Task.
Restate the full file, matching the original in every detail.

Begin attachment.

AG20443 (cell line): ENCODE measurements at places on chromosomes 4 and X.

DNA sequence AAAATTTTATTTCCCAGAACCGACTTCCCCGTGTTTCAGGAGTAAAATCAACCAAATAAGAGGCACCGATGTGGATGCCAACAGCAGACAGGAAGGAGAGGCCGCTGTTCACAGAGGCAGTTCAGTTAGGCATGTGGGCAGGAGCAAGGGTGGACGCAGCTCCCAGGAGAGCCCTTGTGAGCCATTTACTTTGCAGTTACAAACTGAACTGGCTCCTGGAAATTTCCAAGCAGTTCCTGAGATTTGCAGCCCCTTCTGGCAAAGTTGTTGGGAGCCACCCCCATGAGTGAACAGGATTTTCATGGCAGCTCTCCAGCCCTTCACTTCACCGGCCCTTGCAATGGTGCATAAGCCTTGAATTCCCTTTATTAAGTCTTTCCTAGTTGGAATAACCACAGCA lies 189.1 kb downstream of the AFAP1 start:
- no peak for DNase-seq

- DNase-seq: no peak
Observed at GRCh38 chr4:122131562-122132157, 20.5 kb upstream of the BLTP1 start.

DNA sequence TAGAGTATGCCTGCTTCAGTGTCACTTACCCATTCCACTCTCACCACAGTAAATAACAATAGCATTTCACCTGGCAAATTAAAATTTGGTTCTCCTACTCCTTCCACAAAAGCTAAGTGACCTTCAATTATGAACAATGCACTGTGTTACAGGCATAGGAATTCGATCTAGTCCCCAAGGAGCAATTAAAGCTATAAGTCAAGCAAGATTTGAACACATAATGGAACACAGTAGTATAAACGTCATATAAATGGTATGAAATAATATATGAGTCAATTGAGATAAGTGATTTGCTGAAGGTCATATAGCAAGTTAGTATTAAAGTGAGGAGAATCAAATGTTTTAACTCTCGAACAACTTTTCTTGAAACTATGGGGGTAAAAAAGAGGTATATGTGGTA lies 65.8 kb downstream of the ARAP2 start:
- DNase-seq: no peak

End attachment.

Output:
AG20443 (cell line): ENCODE measurements at places on chromosomes 4 and X.

DNA sequence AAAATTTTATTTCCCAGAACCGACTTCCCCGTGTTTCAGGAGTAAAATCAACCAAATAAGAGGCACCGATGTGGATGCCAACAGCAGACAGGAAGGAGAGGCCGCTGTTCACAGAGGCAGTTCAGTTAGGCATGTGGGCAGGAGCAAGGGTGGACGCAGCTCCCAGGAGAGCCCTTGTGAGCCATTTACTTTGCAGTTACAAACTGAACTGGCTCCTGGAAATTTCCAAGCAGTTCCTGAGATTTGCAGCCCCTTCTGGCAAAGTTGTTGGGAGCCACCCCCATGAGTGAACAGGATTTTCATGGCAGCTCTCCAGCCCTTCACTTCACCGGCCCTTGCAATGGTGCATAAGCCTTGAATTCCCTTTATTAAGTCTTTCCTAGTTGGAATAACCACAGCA lies 189.1 kb downstream of the AFAP1 start:
- no peak for DNase-seq

- DNase-seq: no peak
Observed at GRCh38 chr4:122131562-122132157, 20.5 kb upstream of the BLTP1 start.

DNA sequence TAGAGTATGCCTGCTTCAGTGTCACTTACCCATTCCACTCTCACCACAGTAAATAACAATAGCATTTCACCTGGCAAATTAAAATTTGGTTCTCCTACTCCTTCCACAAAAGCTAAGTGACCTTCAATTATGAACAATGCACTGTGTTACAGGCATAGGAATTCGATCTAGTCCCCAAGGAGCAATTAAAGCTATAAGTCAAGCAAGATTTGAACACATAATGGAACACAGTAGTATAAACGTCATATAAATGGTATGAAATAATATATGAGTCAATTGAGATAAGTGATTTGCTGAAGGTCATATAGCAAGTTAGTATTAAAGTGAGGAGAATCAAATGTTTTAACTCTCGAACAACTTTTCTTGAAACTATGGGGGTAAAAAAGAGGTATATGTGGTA lies 65.8 kb downstream of the ARAP2 start:
- DNase-seq: no peak